1. It’s Friday already? Where did this week go? More importantly, where did the summer go? I remember years ago my husband’s grandmother telling me that the older you get, the faster time passes, and now I seriously believe it. I feel like I closed my eyes in April for a quick rest and now it is almost Halloween. WHAT? What I have noticed, though, is that it’s starting to get dark earlier, which always bums me out. There is nothing quite like the sadness you feel when the sun is fully down by 5pm. Last year, when I felt like I was getting a bit TOO sad during those winter afternoons, I bought myself one of those lights that’s supposed to simulate daylight. I was a bit hesitant but they had been recommended, and I have to say, I busted mine out this week when we had a string of long, gray days PLUS sundown coming earlier and I feel like it helped. Of course, my sitters can see me sitting in what is basically a spotlight in my office while I’m writing: they must think I’m on a serious ego trip. But no! It is for my HEALTH. So there.
2. This time last week, I was getting ready to go to Nashville and The Southern Festival of Books. I headed to the airport thinking my plane was delayed only 20 minutes, only to get a text right when I arrived that it was instead two hours. Okay, then. I was flying Southwest, which is one of the only airlines still flying out of an older part of RDU, my local airport. The NEW terminal is lovely and amazing: the old one, well, not so much. It was packed with people, many flights delayed, and had more the feel of a bus station. But a CHEERFUL one: I ended up chatting with a bunch of students from Elon College, who were heading various places for Fall Break. We were all hanging out, bonding, and then something was said about dorm living and roomates and I realized that I, um, am actually a 43 year old mother and wife, NOT an undergrad. That’s the thing with me. I get so caught up talking to people—and I can talk to anyone—that I start thinking I am just like them. I think it helps me with the writing thing, to be able to assimilate, but to the actual PEOPLE I’m talking to it might be weird. So, Elon College students at RDU last Friday: sorry! And thanks.
3. Once I made it to Nashville, I had a blast. It was my first time at the festival, and I’d always heard amazing things. Plus these things are always great places to catch up with old friends and make new ones. On Saturday morning, I bumped into the amazing Jill McCorkle, who was once my teacher at UNC and is a friend and mentor:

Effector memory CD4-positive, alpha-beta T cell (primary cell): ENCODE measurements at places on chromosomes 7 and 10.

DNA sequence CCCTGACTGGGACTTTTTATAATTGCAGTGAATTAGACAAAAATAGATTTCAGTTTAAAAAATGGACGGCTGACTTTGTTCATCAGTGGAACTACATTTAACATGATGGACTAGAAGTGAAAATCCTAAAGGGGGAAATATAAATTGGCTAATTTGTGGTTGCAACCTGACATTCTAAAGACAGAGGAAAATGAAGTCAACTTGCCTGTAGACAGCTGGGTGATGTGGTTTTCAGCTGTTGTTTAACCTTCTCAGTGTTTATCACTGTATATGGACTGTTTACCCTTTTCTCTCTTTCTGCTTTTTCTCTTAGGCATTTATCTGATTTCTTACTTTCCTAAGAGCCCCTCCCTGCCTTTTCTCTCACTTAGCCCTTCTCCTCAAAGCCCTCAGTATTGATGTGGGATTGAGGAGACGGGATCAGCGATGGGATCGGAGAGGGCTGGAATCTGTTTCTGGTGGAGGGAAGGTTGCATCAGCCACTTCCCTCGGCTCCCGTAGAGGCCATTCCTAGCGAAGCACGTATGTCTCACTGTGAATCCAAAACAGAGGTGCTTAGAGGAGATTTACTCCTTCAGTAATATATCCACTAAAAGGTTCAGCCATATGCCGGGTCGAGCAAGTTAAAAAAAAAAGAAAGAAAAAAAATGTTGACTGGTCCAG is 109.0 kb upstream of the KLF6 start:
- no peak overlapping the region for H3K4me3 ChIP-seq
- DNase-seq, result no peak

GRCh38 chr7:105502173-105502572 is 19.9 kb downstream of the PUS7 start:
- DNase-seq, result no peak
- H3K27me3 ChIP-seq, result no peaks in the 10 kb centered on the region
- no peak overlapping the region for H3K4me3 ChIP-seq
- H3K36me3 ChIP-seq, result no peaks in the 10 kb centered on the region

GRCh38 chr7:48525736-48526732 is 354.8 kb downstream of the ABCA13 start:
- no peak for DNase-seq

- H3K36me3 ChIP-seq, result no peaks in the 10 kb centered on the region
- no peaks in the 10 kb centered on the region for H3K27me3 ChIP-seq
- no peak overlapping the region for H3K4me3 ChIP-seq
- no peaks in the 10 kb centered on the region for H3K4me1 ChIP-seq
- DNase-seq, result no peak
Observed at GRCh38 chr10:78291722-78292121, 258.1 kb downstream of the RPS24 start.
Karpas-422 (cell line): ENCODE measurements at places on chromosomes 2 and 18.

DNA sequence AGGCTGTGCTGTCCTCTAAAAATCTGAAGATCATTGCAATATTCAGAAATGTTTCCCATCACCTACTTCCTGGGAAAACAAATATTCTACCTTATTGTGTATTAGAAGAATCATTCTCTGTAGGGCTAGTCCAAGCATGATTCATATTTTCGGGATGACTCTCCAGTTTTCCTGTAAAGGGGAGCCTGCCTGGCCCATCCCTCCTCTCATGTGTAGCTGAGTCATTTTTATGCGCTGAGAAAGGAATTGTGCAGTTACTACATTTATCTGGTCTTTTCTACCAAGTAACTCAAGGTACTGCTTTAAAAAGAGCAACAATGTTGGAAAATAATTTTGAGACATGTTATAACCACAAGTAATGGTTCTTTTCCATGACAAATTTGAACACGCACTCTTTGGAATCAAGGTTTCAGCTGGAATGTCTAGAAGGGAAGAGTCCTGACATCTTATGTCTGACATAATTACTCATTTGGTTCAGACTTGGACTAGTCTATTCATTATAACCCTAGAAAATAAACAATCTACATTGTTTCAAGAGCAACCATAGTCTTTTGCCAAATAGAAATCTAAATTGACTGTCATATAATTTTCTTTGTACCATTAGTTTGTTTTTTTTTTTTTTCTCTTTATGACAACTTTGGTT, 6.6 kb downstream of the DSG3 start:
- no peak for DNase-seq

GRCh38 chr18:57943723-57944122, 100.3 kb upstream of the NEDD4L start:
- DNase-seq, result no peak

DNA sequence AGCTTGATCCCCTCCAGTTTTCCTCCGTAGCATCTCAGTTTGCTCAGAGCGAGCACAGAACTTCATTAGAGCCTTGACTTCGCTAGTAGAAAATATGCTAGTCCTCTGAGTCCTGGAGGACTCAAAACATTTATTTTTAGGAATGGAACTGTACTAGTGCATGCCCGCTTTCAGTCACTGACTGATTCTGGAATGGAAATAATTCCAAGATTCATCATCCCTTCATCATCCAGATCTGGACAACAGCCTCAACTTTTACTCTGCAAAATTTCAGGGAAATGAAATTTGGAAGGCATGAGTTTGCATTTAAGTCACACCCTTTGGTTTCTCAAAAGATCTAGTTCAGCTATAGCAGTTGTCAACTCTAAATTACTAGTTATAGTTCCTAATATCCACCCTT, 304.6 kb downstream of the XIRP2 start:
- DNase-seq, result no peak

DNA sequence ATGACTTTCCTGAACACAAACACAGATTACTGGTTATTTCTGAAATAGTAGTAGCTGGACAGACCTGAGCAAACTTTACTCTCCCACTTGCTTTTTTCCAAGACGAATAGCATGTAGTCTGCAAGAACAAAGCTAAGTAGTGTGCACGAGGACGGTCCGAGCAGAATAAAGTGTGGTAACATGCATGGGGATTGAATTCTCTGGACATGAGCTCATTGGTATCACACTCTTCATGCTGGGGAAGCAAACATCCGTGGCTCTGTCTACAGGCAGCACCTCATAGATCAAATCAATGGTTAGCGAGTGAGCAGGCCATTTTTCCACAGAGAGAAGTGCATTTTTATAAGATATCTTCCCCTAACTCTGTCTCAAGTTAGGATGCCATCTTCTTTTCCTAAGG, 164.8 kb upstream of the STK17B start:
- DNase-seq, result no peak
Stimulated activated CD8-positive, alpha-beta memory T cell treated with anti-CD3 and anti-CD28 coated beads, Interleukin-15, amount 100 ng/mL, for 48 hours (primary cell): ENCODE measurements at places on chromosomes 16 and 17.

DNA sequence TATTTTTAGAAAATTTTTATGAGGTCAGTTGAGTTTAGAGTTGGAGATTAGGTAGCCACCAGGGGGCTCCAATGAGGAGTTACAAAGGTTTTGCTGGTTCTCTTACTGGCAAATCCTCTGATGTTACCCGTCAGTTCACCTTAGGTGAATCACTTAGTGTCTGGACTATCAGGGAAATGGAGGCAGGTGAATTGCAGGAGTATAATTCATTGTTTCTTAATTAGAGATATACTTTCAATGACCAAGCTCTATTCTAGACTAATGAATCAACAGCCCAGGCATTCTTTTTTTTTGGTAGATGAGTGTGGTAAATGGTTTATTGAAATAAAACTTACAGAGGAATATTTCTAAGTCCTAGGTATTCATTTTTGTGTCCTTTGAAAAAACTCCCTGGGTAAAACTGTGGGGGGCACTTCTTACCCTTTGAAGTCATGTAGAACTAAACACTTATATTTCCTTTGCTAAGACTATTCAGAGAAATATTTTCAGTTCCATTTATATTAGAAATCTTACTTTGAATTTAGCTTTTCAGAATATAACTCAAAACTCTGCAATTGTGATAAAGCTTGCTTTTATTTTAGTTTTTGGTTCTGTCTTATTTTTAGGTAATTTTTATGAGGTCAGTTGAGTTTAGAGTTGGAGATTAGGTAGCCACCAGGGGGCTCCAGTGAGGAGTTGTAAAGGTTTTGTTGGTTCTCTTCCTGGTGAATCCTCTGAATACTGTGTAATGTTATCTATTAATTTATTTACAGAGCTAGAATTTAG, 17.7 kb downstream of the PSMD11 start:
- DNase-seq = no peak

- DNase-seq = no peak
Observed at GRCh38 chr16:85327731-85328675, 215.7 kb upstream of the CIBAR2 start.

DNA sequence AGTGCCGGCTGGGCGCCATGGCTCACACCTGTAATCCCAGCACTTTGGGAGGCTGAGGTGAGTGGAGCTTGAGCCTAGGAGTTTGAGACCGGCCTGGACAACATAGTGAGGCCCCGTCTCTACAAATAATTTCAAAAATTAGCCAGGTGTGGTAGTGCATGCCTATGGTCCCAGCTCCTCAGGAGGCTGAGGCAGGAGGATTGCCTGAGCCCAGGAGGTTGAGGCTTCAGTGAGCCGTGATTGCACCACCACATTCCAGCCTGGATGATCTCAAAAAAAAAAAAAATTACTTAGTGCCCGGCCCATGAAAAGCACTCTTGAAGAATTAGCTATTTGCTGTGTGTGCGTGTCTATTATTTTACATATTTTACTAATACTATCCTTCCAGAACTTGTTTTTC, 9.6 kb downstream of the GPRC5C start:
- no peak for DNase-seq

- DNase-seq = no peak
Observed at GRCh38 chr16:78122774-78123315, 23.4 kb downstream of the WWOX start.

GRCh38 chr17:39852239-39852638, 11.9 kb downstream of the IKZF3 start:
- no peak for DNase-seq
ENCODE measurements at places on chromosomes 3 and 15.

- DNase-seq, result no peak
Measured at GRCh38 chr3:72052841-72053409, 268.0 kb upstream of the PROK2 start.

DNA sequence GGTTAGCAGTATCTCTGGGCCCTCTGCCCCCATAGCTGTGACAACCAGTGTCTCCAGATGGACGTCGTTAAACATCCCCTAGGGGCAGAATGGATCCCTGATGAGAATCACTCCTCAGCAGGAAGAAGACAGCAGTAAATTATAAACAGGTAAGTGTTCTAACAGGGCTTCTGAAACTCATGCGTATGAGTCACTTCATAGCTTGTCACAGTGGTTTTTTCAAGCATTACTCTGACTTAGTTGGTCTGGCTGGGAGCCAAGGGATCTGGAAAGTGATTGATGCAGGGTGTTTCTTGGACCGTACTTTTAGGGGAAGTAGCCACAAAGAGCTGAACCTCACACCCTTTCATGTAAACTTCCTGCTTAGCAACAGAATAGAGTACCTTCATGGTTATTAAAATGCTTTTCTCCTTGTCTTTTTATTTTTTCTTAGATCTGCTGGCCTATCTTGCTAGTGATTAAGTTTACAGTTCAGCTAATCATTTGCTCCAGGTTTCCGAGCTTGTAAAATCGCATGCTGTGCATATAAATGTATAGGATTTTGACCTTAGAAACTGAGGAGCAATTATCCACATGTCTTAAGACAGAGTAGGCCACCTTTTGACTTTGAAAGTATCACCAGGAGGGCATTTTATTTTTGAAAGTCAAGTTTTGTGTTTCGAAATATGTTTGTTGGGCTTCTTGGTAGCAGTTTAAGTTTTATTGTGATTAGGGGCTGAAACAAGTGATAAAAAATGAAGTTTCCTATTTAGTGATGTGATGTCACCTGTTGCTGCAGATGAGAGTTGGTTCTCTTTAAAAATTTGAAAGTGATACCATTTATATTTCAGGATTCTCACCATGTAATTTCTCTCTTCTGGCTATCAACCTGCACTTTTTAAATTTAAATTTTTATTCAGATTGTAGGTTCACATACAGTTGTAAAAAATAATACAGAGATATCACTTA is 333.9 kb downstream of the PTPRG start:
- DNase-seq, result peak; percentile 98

I had met Jennifer E. Smith, who I was sharing a panel with in the afternoon, earlier in the day. But then I saw her with Meg Wolitzer and of course I had to crash in and fangirl a bit about THE INTERESTINGS. I tried not to come off like a total dork. Not sure I succeeded.
Then it was time for my panel, with Jennifer and Lauren Morrill. We were in a room where the actual government meets: there was a gavel and everything! I so wanted to legislate. But instead, we had a great talk about writing YA, which was equally fun.
That night, after a cocktail party, we three headed down to Broadway to catch some real Nashville music. The first place we went was PACKED, had an amazing band AND was selling fried baloney and cheese sandwiches. We stayed awhile, then went down the street to another place where we could sort of hear each other talk and the band was playing more covers. After a couple of glasses of fruity tasting merlot (I was so thinking Sideways, as I always do when I drink merlot) I tipped the band to play David Allen Coe’s “You Never Even Called Me By My Name.” It was AWESOME and I am so glad I stayed out late to make it happen, even if I felt a BIT rotten the next day. Totally worth it. You can tell by this picture we had fun.
4. After all that excitement, it was back home to real life. Every kid in my daughter’s class gets a week to be VIP—they get to help the teacher, be first in line, that kind of thing—and this week was hers. One thing they can do is invite a parent to lunch, so yesterday I showed up, got my visitor’s badge, and waited in the hallway for her class so I could walk with them to the cafeteria. When she saw me, she grabbed my hand (sob!) and showed the me the way. I tried to stand back and NOT help her with her banana, or opening her milk, but it was hard. We’ve just started letting her get school lunch some days instead of taking her own that we make. This was what she had yesterday. It is very…beige.
I took a bite of the potatoes and was hit with a wave of nostalgia so hard I almost fell of my (very low to the ground) bench. The world may have changed irrevocably since 1976, but school cafeteria potatoes are still the same. It was totally crazy for me to sit and watch her talk with her friends, eating her (beige) food. She has this whole life without me now! It’s both wonderful and sad. But mostly wonderful.
5. A week or so ago, I recorded a podcast with the fabulous Sara Zarr for her series This Creative Life. Sara’s an amazing writer, National Book Award finalist and all around cool person, and we had a blast talking about writing, neurosis and Mandy Moore’s hair in How to Deal, among other things. If you want to listen, you an find the podcast here. She’s talked with a ton of cool authors, so check out the archives as well. I left our discussion feeling better about the struggles I’m having with my current draft and feeling very grateful, again, that I have a job in common with such cool people. The only thing that would be better is getting to eat lunch with them in a cafeteria each day. With mashed potatoes.
Have a great weekend, everyone!